Organisers of a book festival in New Zealand that was meant to feature a Harry Potter-themed segment decided to cancel it this year because of J.K. Rowling’s tweets that were viewed as transphobic.
The board chairman for the Featherston’s Booktown festival, Peter Biggs, told the New Zealand-based publication “Stuff” that the decision to drop the annual Harry Potter-themed quiz was not taken lightly, and it came after discussions with members of the LGBTQIA+ community.
“The overwhelming response was that there was a risk around causing distress to particular members of the community, and that was the last thing we wanted to do,” Biggs told the publication.
“We always thought Booktown should be an inclusive, welcoming place for everyone, so we took the decision not to go with Harry Potter,” he added.
The book festival, which reportedly runs from May 6-9, is set to host a discussion that will examine the “cancel culture” phenomenon and its impact on New Zealand art and literature.
Local LQBTQIA+ advocates had mixed reviews to the news of the Harry Potter quiz cancellation.
Tabby Besley, of the Inside Out charity told “Stuff” that the decision was proof that the organisers were trying to create an inclusive community.
“I think it’s a strong decision that shows they’re really trying to be an inclusive community and support their rainbow and transgender young people,” Besley told the publication.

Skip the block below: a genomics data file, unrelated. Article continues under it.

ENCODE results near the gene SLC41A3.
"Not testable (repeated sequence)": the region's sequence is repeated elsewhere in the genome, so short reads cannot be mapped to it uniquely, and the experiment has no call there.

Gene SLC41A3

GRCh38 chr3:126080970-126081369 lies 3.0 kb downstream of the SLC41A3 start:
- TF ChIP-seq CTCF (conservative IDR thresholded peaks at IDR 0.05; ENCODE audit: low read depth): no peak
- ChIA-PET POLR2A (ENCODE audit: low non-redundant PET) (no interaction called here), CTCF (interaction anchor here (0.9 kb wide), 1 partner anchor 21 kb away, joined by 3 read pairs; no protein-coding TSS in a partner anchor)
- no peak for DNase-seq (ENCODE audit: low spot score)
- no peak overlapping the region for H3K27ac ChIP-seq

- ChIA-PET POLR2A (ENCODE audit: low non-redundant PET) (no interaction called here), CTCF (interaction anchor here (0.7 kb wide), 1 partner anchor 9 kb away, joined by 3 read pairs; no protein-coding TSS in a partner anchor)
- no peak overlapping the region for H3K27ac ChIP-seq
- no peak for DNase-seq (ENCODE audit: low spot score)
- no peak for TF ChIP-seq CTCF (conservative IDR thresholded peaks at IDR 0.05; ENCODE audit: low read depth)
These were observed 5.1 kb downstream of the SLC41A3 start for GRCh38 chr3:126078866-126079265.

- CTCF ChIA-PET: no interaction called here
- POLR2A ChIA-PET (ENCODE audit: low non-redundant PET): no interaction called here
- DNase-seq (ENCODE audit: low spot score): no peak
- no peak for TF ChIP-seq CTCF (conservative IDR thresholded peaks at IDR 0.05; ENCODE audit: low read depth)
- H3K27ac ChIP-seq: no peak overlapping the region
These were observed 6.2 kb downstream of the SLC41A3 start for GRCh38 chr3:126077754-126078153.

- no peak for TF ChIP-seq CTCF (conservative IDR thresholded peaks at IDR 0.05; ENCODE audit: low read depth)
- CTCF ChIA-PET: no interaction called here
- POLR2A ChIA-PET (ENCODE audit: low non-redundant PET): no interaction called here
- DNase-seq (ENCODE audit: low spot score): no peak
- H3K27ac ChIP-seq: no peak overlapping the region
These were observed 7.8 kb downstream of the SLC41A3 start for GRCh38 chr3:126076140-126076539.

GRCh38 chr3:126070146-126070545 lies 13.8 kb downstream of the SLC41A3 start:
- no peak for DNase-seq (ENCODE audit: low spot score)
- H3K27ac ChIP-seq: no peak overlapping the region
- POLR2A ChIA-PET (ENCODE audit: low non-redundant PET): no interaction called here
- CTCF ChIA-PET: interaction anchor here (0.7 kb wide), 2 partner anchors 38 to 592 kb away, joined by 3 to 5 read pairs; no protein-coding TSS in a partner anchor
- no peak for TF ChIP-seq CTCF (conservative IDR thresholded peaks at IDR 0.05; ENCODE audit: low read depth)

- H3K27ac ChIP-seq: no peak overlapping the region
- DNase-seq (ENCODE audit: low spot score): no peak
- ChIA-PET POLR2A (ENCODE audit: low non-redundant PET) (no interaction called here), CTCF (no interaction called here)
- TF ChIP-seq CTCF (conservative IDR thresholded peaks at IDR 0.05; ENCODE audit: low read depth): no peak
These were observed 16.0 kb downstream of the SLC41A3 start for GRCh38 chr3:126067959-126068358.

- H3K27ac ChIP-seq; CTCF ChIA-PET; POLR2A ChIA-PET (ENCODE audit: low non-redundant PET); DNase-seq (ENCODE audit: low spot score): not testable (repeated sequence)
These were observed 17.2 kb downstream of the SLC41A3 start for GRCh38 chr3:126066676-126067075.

However, a local feminist activist found the decision ironic since the event was set to cover “cancel culture” and the organisers had essentially cancelled Rowling.
“I think they might be trying to capitalise on the current fad of cancel culture,” Jenny Whyte told ’Stuff’.
“Featherston Booktown has a session selling tickets to a panel discussing cancel culture, so there’s an irony, certainly,” she added.
This is not the the first time the 55-year-old best-selling author has been “cancelled” for her tweets as she faced harsh criticism last June when she mocked an online article for using the term “people who menstruate” instead of “women”.
“I’m sure there used to be a word for those people. Someone help me out. Wumben? Wimpund? Woomud?” read Rowling’s tweet at the time.
‘People who menstruate.’ I’m sure there used to be a word for those people. Someone help me out. Wumben? Wimpund? Woomud?
Opinion: Creating a more equal post-COVID-19 world for people who menstruate https://t.co/cVpZxG7gaA
— J.K. Rowling (@jk_rowling) June 6, 2020
After this the author reportedly started receiving hateful messages and the hashtag “RIPJKRowling” started trending.
She also faced a backlash when she supported a researcher who lost her job after tweeting that men and women can’t electively change their biological sex.